Let’s look at some examples that show how influential media can be. After the film “Top Gun” had been released in 1986, the naval aviation recruitment increased up to 500%. Furthermore, “75% of today’s forensic scientist graduates are women”, all thanks to the large number of women in series like “CSI”, “Bones”, “Navy CIS” etc. (Potter).

Therefore, it is no wonder that when it comes to real life Wall Street, it is a male dominated world. On top of that, these men are not the nicest kind, as they have, at least once in their life, aspirated to become like Gordon Gekko in the movie “Wall Street”. The real life situation in Wall Street will be further analyzed in chapter 5.2.

But what is the most typical way women get depicted in movies? By analyzing most of the series and movies nowadays, for example “The Middle”, “Desperate Housewives” etc., it gets obvious that women are often portrayed in the house-wife role. This image influences all kinds of humans around the world and results into people still seeing women as that part of the couple who should stay at home to look after children and the house (Benshoff 4).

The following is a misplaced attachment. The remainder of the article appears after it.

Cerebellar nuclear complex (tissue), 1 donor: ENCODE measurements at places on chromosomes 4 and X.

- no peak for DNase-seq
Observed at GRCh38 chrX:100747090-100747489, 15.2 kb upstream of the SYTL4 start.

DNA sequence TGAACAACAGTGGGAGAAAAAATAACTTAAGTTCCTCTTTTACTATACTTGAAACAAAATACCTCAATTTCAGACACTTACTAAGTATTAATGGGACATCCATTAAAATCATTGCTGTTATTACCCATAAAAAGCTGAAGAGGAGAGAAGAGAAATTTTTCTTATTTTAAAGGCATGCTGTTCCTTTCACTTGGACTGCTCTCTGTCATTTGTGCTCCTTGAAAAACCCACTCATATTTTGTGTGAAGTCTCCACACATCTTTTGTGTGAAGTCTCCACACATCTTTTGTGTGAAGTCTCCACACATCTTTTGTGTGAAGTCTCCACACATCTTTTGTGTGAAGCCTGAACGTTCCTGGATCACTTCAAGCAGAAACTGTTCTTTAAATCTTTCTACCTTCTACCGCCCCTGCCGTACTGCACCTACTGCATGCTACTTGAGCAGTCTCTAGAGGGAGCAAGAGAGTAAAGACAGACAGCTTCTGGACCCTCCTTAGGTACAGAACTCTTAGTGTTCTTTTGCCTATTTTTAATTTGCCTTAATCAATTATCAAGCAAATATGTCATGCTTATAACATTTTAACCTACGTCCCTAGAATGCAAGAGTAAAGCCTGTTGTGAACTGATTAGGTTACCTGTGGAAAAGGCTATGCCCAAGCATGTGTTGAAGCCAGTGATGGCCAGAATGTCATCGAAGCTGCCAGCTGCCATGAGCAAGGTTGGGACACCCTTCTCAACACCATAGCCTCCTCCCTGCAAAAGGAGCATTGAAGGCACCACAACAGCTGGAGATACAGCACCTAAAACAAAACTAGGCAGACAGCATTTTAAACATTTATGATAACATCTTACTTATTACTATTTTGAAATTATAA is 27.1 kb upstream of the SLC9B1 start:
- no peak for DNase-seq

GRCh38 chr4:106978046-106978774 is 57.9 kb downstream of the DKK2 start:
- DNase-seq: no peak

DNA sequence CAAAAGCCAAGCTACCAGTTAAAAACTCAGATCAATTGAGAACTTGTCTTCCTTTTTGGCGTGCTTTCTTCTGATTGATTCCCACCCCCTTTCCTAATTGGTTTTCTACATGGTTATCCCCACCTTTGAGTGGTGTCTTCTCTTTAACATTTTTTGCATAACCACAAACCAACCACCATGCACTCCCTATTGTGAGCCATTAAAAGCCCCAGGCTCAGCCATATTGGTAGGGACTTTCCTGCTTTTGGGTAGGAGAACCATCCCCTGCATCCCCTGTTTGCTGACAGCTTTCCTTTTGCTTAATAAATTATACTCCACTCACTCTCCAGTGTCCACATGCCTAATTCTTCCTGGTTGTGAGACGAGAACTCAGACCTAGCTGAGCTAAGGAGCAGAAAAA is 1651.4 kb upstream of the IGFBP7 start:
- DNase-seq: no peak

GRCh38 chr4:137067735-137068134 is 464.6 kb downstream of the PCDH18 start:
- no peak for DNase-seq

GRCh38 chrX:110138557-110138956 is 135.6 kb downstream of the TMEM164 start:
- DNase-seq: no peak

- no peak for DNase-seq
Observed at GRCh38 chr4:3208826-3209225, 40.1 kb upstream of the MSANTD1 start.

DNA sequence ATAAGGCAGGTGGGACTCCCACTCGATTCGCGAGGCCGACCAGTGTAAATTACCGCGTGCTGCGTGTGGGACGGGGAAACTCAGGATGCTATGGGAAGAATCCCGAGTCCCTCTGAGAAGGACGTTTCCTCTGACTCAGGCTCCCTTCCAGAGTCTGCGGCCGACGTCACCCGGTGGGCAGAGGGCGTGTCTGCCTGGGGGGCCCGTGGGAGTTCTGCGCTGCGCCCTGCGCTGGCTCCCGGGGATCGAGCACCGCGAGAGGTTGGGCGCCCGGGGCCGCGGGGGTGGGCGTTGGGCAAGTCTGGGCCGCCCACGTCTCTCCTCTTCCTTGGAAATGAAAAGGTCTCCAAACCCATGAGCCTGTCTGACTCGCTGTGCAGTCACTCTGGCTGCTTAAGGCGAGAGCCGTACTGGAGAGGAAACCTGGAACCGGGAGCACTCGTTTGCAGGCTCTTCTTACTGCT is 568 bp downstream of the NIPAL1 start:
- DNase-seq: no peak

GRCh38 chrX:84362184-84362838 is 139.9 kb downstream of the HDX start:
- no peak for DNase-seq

When taking into account all the facts about gender mentioned above, it is no surprise that male actors have been privileged in the Hollywood film industry, as it is them who get the starring role most of the time. (Benshoff 3)

[...]

Excerpt out of 15 pages

Details

Title
How gender inequality gets transmitted from movies to reality. Analyzing the movie "Wall Street" (1987)
College
University of Innsbruck  (Amerikanistik)
Course
American Cultures: Films that Make a Difference: American Ideals and Ideal Americans in Hollywood Cinema
Grade
3
Author
Year
2016
Pages
15
Catalog Number
V455925
ISBN (eBook)
9783668867932
ISBN (Book)
9783668867949
Language
English
Tags
gender, depiction of men in movies, manliness, America, effects of movies on people, how movies create desires, the power of movies, reinforcing gender difference, stereotypes in movies, Wall Street movie, 1987, real life on Wall Street, inequality in working space
Quote paper
Stefanie Dalvai (Author), 2016, How gender inequality gets transmitted from movies to reality. Analyzing the movie "Wall Street" (1987), Munich, GRIN Verlag, https://www.grin.com/document/455925